D.I.Y. pallet hall table

Errol, Team member
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D.I.Y. pallet hall table

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Project Overview

It’s amazing what you can do with a few boards from an old pallet and some timber. You’ll love the uniqueness of this wooden hall table. It’s really easy to make and its recycled, rustic style will add character to any room in your home. Continue to step-by-step instructions
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How to remove difficult screws

Sometimes tight or rusted screws just won’t come out. To fix this problem, pour some white vinegar into a small bowl and use an eyedropper to drip some on the head of the screw. Wait for several minutes while the vinegar flows down over the thread. Take your screwdriver and give it another go and you’ll be amazed at just how easily the screw comes out.

Step by Step Instructions

1 Make the first angle cut on a leg
2 Measure and mark the taper for the legs
3 Cut the legs
4 Measure and mark the slats
5 Cut the slats
6 Lay out the slats
7 Cut the ply to size
8 Measure and mark for the legs
9 Attach the legs
10 Secure the slats
11 Trim the edges
12 Measure and mark for the longer sides
13 Cut the border for the longer sides to size
14 Fix the longer sides to the table
15 Measure the width of the table
16 Measure and mark for the shelf
17 Cut the shelf to size
18 Attach the shelf
19 Putty up any holes
20 Sand the table
21 Wax the table
22 Put your table into position
  • Step 1. Make the first angle cut on a leg

    Your table will need splayed legs to give it extra stability. To do this, cut the ends off your timber length with the drop saw set at a 5-degree angle. Then mark and measure 700mm along the timber. At your marking, make another cut at the 5-degree angle with your drop saw. You’ll need to do this for all four table legs.
  • Step 2. Measure and mark the taper for the legs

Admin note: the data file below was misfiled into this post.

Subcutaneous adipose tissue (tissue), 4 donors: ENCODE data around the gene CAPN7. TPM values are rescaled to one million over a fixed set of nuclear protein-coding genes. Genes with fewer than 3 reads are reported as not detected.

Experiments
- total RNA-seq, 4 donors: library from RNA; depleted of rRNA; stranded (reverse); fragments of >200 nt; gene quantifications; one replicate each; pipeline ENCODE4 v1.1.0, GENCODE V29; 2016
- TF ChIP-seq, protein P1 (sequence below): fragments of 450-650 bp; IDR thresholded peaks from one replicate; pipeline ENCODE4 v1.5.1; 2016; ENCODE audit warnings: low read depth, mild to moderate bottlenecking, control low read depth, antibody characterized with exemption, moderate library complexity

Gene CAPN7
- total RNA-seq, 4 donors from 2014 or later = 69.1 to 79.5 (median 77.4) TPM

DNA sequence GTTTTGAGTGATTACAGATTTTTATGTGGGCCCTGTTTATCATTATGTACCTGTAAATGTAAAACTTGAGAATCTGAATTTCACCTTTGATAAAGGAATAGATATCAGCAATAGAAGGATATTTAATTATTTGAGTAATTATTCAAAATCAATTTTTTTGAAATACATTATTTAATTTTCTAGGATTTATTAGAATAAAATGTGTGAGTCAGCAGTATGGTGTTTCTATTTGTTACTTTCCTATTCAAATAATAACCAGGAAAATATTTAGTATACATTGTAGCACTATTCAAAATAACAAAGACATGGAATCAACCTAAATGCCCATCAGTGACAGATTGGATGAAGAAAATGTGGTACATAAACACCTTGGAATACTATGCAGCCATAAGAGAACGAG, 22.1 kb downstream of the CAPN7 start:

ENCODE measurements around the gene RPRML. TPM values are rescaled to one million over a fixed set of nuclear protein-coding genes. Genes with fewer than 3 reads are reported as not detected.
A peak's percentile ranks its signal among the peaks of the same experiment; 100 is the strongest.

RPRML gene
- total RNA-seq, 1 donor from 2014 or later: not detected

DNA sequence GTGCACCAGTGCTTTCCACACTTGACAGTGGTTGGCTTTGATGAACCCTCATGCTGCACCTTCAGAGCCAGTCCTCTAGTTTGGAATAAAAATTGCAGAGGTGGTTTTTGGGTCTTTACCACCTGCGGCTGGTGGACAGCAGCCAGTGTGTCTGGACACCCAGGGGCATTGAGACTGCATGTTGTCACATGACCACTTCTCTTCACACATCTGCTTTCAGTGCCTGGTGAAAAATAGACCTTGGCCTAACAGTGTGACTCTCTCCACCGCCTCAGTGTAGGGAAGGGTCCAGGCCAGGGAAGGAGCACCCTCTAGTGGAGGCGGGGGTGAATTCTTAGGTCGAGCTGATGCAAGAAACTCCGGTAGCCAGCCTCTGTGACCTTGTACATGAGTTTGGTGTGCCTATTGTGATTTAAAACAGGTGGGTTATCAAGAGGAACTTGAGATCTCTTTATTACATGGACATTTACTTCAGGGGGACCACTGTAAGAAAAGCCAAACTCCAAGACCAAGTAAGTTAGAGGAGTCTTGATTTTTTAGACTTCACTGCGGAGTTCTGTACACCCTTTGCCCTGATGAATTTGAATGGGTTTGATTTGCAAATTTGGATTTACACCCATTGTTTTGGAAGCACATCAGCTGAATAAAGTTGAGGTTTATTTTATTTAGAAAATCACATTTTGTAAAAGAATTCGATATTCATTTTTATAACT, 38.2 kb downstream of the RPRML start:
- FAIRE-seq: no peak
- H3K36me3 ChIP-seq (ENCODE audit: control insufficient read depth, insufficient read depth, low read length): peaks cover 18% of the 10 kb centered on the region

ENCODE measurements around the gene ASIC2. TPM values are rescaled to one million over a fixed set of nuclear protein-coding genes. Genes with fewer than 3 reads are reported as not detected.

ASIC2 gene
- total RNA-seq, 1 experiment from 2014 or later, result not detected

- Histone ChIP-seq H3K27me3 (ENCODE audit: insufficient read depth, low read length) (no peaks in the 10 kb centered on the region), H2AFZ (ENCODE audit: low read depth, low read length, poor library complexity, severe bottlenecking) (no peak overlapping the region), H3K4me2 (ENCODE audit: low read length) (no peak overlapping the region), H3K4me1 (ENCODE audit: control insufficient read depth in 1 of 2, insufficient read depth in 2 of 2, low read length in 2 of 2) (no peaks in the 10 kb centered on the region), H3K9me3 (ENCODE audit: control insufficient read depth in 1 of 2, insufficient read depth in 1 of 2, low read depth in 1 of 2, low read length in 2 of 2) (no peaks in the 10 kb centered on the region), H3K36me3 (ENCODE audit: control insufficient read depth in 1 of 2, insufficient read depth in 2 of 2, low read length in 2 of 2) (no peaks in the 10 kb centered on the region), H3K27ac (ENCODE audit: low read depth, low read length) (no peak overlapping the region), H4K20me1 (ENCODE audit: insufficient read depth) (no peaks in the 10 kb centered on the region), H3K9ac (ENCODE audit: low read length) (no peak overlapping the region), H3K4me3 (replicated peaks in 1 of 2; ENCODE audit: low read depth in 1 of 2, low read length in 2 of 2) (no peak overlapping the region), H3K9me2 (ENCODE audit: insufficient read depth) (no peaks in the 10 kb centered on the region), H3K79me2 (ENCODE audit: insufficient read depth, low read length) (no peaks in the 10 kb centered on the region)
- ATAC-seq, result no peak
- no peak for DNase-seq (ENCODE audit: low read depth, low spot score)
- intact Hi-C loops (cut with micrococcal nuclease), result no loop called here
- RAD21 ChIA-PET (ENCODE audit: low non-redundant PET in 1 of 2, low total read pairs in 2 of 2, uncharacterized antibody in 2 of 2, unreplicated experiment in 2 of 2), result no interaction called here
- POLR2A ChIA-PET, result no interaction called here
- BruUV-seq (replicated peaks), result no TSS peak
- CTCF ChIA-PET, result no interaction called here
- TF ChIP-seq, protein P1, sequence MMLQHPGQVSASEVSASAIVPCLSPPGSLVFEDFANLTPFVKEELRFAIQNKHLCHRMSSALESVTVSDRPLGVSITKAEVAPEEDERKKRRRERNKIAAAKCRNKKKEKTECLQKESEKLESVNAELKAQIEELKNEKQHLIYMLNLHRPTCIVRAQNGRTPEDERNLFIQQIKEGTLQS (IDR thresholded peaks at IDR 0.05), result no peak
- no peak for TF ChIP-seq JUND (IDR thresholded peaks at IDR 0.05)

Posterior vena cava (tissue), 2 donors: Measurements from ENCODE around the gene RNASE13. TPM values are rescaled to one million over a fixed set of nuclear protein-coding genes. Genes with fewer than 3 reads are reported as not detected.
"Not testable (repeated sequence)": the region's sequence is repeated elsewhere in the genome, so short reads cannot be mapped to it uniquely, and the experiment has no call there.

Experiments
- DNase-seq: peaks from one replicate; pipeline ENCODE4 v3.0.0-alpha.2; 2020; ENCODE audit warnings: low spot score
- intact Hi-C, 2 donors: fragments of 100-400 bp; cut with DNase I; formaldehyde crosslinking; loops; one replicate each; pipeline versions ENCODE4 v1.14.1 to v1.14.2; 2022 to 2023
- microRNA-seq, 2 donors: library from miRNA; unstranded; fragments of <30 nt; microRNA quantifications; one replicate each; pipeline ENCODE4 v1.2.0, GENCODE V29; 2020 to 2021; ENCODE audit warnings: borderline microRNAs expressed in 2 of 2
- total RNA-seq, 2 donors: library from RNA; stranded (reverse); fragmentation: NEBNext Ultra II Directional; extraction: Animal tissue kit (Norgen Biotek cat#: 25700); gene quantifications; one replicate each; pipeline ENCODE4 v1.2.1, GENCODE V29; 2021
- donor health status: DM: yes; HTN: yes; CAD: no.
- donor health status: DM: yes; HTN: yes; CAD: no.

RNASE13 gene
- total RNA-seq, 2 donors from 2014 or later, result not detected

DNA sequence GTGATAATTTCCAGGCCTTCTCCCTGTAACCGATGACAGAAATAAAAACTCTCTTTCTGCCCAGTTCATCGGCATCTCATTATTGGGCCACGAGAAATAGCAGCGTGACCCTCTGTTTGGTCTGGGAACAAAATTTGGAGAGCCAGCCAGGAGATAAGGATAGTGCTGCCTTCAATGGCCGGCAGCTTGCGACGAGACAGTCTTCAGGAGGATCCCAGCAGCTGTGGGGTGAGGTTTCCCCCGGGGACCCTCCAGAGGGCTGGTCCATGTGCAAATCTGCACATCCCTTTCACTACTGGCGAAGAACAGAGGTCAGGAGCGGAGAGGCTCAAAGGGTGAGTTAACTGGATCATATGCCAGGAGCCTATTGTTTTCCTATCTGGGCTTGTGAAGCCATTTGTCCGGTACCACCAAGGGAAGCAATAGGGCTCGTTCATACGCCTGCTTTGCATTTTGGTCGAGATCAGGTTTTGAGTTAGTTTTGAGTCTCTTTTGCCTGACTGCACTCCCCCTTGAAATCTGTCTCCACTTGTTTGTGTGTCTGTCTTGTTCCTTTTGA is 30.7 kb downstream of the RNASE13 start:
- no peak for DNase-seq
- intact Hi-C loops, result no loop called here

Turn each timber length over so they’re sitting on their 90mm side. At one end measure and mark at 85mm, which is the widest part that will attach to the table, and on the bottom of the length, measure and mark at 50mm. Draw a straight line between these points on each leg.
  • Step 3. Cut the legs

    With your safety equipment on, use the circular saw to cut the taper on the four legs.
  • Step 4. Measure and mark the slats

    For this project, we’re using timber slats from a pallet as the top of the hall table. Measure and mark the slats between the pallet frame. We used 16 slats, which were 360mm long, and this will be the width of the table.
  • Step 5. Cut the slats

    Before you start, check that there are no nails in the pallet where you’re cutting. Then cut the slats out of the pallet to size with a circular saw.
  • Step 6. Lay out the slats

    Lay out the slats onto the ply for your table top. The 16 slats we used measured 360mm x 1200mm long. This will also be the dimensions for your table. Once you’ve laid out the slats on the ply base, mark on the ply where to trim it.
  • Step 7. Cut the ply to size

    Clamp the ply to the work bench and use the circular saw to cut the ply to size. You might need someone to hold the ply while you cut.
  • Step 8. Measure and mark for the legs

    Measure and mark the positions of the table legs on the ply. Our four legs were attached 150mm from the end of the inside of the leg and 50mm from the side. Using a level at the base of the splayed leg will help ensure it sits inside the table top and doesn’t splay further than the top.
  • Step 9. Attach the legs

    Pre-drill holes with a 3mm drill bit in the ply to attach the legs. This will make it easier to line up your legs before screwing. Use the 50mm timber screws to attach the legs. Screw from the top of the ply into each leg. To make this step easier, you will need someone to hold the legs while you attach them.
  • Step 10. Secure the slats

    Before attaching the slats, try mixing and matching the light and dark lengths until you’re happy with their pattern. Then make sure you remove them in order, then apply liquid nails to the ply and lay the slats on top in the same order. Use the fixing gun to secure the slats into place.
  • Step 11. Trim the edges

    Once the slats are attached, it’s time to trim the edges to make the table straight. Use a pencil and straight edge to mark a cutting line along both edges and trim them with the circular saw.